Farmers have eight months from the date of a disaster declaration to apply for emergency loans from the USDA. The Farm Service Agency considers the extent of production losses on the farm and the operator’s security and repayment ability in reviewing emergency loan applications.
These emergency loans can be used to restore or replace “essential property,” pay off production costs accrued during the disaster year, cover family living expenses, reorganize farming operations and refinance debts, the agency said.
Other services such as the Livestock Forage Program, Emergency Livestock Assistance Program, the Emergency Conservation Program and the Non-insurable Crop Assistance Program are also available to farmers in counties in a severe drought.
Farmers in need of hay for their livestock can use the University of Maine Cooperative Extension’s Hay Directory, too.
The Maine Department of Agriculture, Conservation and Forestry also encourages farmers to plan for future droughts by upgrading their water supplies and improving soil. Farmers should contact their local Soil and Water Conservation District or local Natural Resources Conservation Service for help with soil health practices.
Courtesy of bangordailynews.com
Extreme drought triggers water crisis in East Nusa Tenggara, Indonesia #Drought #EastNusaTenggara #Indonesia
Five villages in Rote Ndao regency in East Nusa Tenggara (NTT) are suffering from clean water shortages as a result of extreme drought. Deskiel Haning of the Rote Ndao Disaster Mitigation Agency (BPBD) said the five villages were Holulai, Nentenaen, Meoain, Lifuleo and Pukuafu. They had experienced extreme drought for more than 60 days. “The water crisis has been ongoing since July,” he said on Tuesday, as quoted by kompas.com. The agency has been regularly distributing clean water to residents of the five villages in order to mitigate the water scarcity.
Authorities also urged villagers to only use clean water for drinking and bathing. “The clean water comes from tanks owned by the Rote Ndao BPBD and [an unidentified] third party,” said Deskiel. Several other villages in the regency have also requested Rote Ndao administration’s assistance in providing clean water. Deskiel went on to say that authorities were trying to fulfill those requests as soon as possible.
Courtesy of thejakartapost.com
Majorca suffers severe damage after ‘golf ball’ hail and tornado sweep island #Hailstorm #Tornado #Majorca #Spain
A violent storm and tornado have swept across Majorca, leaving a trail of destruction across the tourist hotspot in its wake.
Giant hailstones measuring up to two centimetres pelted down on the island mid-morning, bringing down hundreds of trees and causing power outages, after the storm arrived in the town of Banyalbufar on Saturday, August 29.
The damage was of such high magnitude it left Banyalbufar’s council considering whether to declare a “disaster area”.
The mayor, Mateu Ferra, expressed his concerns, saying the landscape “will take years to recover”.
He added that while there were no serious injuries, many residents “are going to need help”.
Several witnesses captured and shared footage of the storm on social media.
Some mentioned that hail the size of golf balls fell from the sky.
Motorists said strong gusts of wind had caused pine trees to fall and block the roads, preventing them from advancing.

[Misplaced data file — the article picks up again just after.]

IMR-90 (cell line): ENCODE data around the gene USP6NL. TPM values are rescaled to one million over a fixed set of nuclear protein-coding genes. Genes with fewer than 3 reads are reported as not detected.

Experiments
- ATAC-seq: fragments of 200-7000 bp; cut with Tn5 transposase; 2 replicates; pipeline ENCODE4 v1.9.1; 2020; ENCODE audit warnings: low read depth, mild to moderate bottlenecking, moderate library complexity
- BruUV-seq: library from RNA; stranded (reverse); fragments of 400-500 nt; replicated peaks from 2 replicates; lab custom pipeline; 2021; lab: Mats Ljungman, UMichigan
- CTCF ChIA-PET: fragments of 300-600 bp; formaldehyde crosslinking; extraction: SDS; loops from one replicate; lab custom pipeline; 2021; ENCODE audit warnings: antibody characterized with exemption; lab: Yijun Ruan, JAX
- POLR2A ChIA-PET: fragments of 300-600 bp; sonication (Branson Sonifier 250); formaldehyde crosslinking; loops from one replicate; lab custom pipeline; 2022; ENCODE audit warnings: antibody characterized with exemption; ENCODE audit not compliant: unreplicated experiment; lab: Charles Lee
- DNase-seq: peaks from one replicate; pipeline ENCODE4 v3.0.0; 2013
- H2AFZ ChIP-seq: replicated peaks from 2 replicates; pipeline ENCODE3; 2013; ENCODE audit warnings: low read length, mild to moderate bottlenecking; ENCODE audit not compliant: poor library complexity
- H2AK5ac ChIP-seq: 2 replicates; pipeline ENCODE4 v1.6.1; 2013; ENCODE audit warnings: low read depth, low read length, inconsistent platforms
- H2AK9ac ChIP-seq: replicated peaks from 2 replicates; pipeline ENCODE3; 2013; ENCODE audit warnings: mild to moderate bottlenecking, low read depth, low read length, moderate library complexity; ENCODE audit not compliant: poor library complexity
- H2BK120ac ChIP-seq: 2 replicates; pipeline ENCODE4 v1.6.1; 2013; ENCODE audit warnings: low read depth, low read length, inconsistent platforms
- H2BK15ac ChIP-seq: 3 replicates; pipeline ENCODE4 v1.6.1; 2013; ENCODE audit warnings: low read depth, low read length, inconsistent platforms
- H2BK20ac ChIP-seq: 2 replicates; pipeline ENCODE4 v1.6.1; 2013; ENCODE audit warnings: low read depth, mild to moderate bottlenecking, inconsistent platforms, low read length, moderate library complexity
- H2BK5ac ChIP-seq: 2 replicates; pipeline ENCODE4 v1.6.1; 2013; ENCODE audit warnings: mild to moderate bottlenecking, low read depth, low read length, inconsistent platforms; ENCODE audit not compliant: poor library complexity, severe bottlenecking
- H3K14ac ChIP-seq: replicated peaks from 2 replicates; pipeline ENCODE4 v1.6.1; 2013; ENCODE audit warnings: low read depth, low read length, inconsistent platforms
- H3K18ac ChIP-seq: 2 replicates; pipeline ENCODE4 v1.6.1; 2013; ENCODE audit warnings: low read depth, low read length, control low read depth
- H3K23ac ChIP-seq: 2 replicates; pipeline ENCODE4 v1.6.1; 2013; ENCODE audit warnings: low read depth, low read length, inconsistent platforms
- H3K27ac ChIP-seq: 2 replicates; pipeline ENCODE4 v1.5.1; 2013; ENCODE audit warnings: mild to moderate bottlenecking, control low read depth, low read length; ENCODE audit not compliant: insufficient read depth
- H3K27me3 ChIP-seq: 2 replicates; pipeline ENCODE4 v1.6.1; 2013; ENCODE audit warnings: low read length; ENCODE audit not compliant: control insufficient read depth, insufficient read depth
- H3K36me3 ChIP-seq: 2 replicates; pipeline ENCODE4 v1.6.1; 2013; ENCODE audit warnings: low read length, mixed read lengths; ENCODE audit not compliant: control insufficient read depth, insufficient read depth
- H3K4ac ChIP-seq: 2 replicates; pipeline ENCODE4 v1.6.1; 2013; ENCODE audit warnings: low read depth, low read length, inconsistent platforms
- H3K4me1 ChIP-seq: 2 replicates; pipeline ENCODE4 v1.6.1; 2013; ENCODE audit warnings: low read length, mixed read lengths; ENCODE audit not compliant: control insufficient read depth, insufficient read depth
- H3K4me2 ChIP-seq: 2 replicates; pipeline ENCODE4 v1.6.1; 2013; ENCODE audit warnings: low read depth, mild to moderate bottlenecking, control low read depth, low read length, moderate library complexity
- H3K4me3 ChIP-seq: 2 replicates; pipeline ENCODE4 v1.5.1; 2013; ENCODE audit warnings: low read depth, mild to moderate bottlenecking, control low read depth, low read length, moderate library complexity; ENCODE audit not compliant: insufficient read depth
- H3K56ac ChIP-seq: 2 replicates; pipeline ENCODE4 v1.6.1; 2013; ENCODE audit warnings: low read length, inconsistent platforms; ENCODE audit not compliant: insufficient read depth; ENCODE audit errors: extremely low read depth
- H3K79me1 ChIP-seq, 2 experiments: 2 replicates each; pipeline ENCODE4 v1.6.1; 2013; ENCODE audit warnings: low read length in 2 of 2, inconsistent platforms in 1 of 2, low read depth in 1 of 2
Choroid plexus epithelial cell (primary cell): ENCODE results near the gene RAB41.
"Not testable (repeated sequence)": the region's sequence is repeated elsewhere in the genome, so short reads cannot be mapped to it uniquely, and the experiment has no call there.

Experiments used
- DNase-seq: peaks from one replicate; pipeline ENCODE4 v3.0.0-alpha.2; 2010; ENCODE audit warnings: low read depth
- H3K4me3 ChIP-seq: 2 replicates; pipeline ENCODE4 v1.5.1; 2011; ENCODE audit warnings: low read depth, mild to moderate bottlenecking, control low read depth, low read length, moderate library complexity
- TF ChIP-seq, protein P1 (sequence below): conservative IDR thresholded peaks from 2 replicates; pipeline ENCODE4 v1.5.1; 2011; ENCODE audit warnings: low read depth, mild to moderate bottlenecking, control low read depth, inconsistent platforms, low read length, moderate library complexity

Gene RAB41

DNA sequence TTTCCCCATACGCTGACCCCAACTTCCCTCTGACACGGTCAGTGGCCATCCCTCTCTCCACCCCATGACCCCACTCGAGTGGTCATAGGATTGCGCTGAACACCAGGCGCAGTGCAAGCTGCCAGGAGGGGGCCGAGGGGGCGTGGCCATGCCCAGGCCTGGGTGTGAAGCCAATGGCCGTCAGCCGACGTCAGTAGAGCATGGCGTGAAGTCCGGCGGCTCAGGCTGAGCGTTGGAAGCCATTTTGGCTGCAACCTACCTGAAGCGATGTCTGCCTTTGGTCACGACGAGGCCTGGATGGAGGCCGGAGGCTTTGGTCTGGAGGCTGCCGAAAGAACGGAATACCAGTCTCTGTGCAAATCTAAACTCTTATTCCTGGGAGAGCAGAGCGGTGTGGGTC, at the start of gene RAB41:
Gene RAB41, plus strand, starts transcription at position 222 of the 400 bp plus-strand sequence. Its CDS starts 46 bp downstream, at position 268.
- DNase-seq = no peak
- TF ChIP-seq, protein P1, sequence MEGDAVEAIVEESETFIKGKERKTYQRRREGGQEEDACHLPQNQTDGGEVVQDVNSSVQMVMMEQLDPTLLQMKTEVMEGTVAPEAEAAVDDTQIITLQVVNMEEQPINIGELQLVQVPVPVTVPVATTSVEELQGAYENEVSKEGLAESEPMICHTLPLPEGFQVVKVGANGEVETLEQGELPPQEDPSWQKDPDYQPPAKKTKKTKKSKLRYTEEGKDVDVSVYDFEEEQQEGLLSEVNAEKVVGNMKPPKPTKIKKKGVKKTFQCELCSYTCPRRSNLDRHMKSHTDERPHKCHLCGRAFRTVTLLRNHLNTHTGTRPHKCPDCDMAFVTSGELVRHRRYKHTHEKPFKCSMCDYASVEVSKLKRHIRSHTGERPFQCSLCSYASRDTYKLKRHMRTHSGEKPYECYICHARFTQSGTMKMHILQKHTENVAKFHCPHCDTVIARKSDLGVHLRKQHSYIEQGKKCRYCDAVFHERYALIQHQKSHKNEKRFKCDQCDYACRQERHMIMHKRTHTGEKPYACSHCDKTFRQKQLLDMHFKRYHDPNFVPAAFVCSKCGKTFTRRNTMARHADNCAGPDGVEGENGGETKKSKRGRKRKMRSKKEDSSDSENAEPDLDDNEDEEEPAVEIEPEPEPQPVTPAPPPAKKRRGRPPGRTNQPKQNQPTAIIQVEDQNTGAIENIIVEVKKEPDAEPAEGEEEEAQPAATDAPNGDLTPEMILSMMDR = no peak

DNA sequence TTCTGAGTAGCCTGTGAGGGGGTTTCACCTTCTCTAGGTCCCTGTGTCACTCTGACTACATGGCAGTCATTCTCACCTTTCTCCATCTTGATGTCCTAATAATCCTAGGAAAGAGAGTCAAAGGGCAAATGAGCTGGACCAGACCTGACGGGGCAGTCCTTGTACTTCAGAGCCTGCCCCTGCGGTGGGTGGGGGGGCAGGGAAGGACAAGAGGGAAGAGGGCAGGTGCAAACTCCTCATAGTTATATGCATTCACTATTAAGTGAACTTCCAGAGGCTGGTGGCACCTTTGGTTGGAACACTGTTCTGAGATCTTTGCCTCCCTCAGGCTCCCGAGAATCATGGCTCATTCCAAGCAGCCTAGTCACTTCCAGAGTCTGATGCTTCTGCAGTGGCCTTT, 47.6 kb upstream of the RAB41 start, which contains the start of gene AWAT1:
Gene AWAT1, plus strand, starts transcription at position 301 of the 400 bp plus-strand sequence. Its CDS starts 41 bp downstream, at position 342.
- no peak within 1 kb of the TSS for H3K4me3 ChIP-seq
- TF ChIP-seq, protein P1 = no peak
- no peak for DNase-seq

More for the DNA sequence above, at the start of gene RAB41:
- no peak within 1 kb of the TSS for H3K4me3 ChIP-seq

A couple of elderly people and their daughter had to be rescued after after a fallen pine tree left them trapped inside their home, according to the Civil Guard.
Majorca firefighters, Civil Guard teams with Special Mountain Intervention Rescue Groups went to the disaster area and are still working to quantify the extent of the damage, a process which Ferra claims will be “endless”.
Hundreds of people have been left with no fresh water, according to the Majorca Daily Bulletin.
Community manager of electric company Endesa, Magdalena Frau, says staff have been working non-stop since noon on Saturday to restore electricity supplies through alternative routes.
The company has been forced to install temporary generators in the area. but locals still remain without Internet service and telephone coverage.
Frau explained it could take some time for normal services to resume due to the damage caused to the lines.
Courtesy of dailystar.co.uk
Rising floodwaters have hit Sudan’s capital of Khartoum hard in recent days, as weeks of heavy flooding nationwide left at least 90 people dead and destroying tens of thousands of homes, the country’s Interior Ministry said Sunday.
Sudan’s military said it deployed troops to help evacuate people and build barricades in Khartoum as well as distribute food, after flooding there cut roads and swept away houses and belongings. Footage circulated online showing residents of Khartoum erecting barricades and other shields as water from the Nile River swept through several districts.
Flash floods have ravaged swaths of Sudan including the capital since late July, injuring around four dozen people and damaging or destroying 57,000 houses nationwide, the Interior Ministry said.
More than 380,000 people in all but one of Sudan’s 18 provinces have been affected by heavy rainfall and flooding since the start of the rainy season in July, according to official statistics.
Most of the affected families were forced to seek shelter with relatives and host communities, according to the U.N. Office for the Coordination of Humanitarian Affairs.
The flooding also damaged at least 43 schools and 2,671 health facilities across the country, the U.N. agency said. At least 2,000 water sources have been contaminated or are now non-functional, it said.
Courtesy of wtop.com
Maine’s Drought Task Force says conditions are getting worse, with little relief on the way.
Since the task force met two weeks ago, the area in severe drought has grown to 42 percent of the state.
It now covers parts of Penobscot, Piscataquis, Somerset and Washington Counties in addition to Aroostook County.
That area has been in severe drought for more than seven weeks.
While above-normal precipitation is expected in the next 6 to 10 days, conditions may still get worse.
Courtesy of wabi.tv